Assess the coach’s interest in and attention to your particular situation: Does the person listen and ask questions? Does he/she ask you about your family, your experience, your hopes and dreams? If the answer is yes, that's a good start. Also, ask about their experience. What do they like about what they are doing? What does your intuition tell you? Does the chemistry between you and the coach seem positive and healthy? If the coach tells you within half an hour exactly what you need, you have the wrong person. They do not yet know you well and most likely are dealing with “packaged” products.
Many career and life coaches specialize in religious organizations and/or non-profits, which may in the long run make a better fit than those who have a strictly corporate clientele and are unfamiliar with some of the polities and judicatory systems of various denominations.
Several sources to consider for more information about career coaching and possible referrals are The Auburn Coaching Institute through Auburn Theological Seminary and The International Coach Federation. You can also learn more about Appreciative Inquiry-based coaching.
A bit different from coaches, consultants are paid to solve a problem. Their work is about assisting a person to move from one point to another. Like coaches, consultants focus on helping people change, but from the beginning, the client states a definite outcome and a contract is agreed upon listing specific deliverables. In coaching, goals are often more general and evolve and change; in consulting goals are firmly stated from the outset.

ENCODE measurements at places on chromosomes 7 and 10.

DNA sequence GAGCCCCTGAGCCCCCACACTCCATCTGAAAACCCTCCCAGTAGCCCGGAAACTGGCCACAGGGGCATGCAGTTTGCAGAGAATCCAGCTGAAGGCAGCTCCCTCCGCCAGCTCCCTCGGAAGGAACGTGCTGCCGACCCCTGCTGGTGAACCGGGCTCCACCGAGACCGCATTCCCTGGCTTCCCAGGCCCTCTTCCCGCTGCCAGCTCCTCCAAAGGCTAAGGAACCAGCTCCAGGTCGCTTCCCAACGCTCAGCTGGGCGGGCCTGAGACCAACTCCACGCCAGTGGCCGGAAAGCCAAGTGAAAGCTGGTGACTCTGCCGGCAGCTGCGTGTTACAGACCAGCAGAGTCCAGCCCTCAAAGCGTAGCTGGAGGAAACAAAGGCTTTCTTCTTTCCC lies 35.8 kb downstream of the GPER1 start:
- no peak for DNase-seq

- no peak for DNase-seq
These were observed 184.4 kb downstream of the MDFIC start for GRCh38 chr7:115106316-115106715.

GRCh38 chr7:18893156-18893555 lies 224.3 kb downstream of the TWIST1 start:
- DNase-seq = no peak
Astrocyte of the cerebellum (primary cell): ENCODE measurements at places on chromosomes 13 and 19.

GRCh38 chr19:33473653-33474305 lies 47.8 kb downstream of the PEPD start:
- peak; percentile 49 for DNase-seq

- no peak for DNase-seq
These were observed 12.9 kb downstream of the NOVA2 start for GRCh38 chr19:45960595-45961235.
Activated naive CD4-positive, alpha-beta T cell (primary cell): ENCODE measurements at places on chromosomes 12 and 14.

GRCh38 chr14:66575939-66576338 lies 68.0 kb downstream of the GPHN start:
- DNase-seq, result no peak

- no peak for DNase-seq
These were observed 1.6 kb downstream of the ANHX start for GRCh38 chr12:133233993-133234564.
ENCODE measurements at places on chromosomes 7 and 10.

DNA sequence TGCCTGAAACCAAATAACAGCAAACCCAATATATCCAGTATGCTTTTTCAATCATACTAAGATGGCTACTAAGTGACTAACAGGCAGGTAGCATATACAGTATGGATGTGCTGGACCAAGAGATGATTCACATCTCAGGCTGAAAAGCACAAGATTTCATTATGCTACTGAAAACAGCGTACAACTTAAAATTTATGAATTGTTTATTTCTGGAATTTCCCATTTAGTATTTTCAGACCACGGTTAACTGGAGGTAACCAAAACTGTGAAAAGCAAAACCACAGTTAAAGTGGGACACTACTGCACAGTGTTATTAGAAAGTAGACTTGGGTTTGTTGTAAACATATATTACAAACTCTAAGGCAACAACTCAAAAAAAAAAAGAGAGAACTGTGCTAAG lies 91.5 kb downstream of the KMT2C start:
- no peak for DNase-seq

This kind of relationship often demands that the consultant have more content-specific expertise and an in-depth knowledge of the client’s particular field. Diocesan Transition Ministers are a reliable resource within the Episcopal Church. Some are clergy, some laity; some focus upon transition almost exclusively, others wear multiple hats; some work hard to fill parish positions, others find themselves as advocates for clergy and their families, most do both.
In the vocational sector, consultants can vary from executive placement or search firms to resume writers to aptitude/leadership-style testing organizations. For information about leadership education and research, see the Center for Creative Leadership.
Referrals are the best way to begin to identify a shortlist of consultant resources. Key things you will want to know include estimated timeframe for the engagement, how fees and payment schedules are constructed, and expectations on the consultant's part. Most important, you will want to know how you can specifically evaluate the effectiveness of the relationship. Beyond personal referrals, defined internet searches by geographical area can uncover suitable vocational leads.
The Church Pension Group can assist you in planning for financial security. Complimentary individual discussions can help you:
- Acquire a better understanding of your pension plan benefits.
- Receive honest answers to your questions about retirement planning, Social Security and Medicare, investment strategies, insurance products, cash and debt management, and estate planning.
- Obtain information about web-based tools, worksheets and learning resources that can help you plan for today and tomorrow.
To schedule a discussion, please contact CPG Client Services at (866) 802-6333, Monday-Friday 8:30 AM-8:30 PM ET (excluding holidays).
For additional information on financial planning, you can contact the Financial Planning Association.